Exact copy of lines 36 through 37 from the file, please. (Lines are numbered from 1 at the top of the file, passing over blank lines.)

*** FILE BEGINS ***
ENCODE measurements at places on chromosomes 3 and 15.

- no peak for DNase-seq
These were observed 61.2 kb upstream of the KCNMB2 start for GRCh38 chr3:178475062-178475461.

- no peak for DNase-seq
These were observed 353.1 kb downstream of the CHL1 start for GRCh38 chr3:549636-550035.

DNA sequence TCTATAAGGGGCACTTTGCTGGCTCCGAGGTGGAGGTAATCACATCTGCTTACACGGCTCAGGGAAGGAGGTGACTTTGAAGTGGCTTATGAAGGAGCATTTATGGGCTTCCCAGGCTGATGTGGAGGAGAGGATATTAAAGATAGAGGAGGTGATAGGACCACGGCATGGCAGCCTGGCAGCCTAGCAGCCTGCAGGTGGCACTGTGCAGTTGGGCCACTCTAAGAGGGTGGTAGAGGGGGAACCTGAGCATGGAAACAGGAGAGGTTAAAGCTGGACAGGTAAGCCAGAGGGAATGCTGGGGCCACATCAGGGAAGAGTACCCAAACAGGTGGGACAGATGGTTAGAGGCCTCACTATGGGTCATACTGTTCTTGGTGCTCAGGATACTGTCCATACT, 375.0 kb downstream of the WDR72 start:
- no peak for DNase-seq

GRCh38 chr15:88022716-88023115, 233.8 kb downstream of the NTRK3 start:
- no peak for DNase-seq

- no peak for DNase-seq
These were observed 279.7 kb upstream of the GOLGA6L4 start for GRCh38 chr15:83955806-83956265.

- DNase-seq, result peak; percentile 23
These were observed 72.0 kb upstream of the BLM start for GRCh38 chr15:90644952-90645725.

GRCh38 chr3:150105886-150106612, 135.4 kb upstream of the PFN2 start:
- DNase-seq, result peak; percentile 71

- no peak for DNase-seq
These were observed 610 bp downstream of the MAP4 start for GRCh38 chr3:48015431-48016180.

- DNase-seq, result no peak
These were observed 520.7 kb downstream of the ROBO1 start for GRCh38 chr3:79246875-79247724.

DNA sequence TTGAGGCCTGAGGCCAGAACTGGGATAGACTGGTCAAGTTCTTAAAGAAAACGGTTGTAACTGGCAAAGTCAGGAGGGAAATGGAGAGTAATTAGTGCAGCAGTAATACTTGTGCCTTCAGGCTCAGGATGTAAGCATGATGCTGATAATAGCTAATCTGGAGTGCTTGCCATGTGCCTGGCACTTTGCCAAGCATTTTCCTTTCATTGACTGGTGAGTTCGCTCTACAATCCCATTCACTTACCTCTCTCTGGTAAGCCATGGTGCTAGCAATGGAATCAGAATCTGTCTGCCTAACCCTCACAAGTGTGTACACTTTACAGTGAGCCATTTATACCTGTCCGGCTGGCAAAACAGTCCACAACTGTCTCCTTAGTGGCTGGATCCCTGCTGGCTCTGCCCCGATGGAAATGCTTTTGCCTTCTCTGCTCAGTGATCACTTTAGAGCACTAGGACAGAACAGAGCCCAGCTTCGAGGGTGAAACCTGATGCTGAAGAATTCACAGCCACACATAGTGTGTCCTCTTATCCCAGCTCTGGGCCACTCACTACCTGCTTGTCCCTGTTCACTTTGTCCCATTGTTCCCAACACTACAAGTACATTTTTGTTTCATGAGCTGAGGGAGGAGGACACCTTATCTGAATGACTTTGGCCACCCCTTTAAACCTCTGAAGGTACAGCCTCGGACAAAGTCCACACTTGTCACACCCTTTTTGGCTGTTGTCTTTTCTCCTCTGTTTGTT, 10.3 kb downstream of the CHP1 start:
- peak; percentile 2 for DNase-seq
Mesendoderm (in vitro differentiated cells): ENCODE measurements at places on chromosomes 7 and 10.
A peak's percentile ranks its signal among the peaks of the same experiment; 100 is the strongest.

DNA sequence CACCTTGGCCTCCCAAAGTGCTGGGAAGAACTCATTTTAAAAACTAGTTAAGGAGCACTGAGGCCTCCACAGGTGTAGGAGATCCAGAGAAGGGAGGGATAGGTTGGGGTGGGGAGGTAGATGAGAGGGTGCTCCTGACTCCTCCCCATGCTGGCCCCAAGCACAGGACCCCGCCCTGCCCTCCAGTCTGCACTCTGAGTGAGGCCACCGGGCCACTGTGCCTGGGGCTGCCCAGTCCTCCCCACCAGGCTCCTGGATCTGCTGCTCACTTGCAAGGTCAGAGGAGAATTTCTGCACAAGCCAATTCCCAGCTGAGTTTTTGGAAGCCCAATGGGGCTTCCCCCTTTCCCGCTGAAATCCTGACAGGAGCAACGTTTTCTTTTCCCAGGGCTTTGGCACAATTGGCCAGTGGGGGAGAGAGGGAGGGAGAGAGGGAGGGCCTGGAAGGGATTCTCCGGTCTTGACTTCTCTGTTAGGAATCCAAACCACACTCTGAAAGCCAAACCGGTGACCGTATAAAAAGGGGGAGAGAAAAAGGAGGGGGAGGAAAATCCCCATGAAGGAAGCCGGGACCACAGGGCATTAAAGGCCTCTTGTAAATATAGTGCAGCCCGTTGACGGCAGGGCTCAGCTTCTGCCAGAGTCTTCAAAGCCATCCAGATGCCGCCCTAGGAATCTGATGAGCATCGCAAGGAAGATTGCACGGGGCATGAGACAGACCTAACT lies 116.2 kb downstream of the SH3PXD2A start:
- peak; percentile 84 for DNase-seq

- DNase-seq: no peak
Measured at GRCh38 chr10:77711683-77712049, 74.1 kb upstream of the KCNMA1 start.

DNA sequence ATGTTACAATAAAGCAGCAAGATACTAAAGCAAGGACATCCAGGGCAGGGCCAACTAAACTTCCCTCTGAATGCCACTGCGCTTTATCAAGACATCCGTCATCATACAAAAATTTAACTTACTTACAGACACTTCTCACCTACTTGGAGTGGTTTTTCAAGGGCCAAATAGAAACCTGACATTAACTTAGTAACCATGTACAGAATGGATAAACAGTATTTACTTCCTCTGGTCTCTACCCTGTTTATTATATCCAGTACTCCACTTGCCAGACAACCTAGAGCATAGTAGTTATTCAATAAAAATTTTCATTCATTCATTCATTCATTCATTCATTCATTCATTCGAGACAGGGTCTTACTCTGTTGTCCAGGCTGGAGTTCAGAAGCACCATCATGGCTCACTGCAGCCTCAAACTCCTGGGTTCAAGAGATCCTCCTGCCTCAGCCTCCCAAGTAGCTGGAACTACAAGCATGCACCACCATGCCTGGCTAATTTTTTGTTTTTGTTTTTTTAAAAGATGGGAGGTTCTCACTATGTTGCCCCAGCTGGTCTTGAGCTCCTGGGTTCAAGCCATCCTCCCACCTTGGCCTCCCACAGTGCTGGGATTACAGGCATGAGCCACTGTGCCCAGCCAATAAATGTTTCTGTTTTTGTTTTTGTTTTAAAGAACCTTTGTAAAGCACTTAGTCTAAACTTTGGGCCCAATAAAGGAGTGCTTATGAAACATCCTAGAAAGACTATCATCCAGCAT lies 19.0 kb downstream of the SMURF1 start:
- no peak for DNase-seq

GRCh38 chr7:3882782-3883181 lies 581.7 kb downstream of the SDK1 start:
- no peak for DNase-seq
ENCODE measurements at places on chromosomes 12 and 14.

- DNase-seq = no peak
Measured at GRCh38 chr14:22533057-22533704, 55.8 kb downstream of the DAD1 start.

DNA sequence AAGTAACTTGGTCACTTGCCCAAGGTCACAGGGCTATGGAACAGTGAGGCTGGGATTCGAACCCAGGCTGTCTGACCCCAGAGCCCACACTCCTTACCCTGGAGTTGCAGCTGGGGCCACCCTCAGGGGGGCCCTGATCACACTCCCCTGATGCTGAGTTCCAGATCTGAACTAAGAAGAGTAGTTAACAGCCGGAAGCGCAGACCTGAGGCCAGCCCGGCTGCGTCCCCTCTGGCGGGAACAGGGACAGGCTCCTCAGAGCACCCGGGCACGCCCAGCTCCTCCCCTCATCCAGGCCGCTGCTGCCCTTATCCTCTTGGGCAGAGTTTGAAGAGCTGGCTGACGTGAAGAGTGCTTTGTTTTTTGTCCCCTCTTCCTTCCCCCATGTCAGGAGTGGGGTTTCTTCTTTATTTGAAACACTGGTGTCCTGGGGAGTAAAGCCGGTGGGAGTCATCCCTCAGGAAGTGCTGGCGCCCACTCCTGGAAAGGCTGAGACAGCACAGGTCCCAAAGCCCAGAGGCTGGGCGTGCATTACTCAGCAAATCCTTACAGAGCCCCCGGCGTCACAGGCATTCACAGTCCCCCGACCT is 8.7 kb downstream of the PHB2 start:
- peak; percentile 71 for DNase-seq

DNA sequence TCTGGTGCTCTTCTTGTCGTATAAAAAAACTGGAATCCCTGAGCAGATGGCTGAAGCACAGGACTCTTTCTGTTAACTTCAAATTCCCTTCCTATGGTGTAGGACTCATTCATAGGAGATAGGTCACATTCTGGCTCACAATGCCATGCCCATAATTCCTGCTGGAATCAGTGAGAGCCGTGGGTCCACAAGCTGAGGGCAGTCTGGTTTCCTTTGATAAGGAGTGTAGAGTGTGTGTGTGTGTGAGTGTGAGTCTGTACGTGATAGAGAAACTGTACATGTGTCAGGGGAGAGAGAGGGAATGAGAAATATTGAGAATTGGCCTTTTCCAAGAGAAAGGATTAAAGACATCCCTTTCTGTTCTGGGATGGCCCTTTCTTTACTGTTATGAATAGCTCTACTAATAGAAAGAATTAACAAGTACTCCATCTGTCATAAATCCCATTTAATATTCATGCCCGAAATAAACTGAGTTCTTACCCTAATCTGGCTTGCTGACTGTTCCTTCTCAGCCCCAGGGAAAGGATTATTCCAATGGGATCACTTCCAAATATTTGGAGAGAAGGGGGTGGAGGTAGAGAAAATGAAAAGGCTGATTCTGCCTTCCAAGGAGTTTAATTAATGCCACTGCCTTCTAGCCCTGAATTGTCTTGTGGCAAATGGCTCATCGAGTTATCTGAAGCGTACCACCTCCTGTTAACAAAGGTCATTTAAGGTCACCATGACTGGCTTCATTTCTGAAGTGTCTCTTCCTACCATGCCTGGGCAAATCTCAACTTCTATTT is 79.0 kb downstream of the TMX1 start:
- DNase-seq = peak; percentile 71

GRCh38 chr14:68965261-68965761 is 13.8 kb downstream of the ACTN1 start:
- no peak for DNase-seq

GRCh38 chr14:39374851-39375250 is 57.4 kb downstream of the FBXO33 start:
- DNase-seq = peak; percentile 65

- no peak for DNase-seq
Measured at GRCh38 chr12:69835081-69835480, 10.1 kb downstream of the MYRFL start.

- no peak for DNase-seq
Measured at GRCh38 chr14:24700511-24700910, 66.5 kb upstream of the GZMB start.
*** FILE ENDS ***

- peak; percentile 71 for DNase-seq

DNA sequence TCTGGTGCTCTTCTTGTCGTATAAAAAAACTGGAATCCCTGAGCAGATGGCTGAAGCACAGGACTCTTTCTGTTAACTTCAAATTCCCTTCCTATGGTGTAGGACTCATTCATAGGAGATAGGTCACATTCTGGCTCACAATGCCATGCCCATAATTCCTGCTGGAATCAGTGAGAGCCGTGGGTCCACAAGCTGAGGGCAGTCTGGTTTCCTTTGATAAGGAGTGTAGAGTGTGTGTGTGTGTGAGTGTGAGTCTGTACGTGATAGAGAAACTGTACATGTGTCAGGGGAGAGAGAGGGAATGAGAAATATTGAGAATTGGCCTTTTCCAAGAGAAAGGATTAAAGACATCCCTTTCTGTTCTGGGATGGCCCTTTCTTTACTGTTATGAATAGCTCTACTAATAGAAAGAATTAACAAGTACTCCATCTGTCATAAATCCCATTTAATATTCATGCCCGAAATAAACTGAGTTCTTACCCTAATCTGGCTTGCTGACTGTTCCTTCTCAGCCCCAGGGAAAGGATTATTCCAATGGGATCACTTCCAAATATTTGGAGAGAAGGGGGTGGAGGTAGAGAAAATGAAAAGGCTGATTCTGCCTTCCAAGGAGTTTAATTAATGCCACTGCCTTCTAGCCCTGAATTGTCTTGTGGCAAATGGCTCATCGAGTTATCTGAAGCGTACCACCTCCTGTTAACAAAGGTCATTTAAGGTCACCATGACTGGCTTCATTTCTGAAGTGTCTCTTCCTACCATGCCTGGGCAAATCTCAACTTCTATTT is 79.0 kb downstream of the TMX1 start: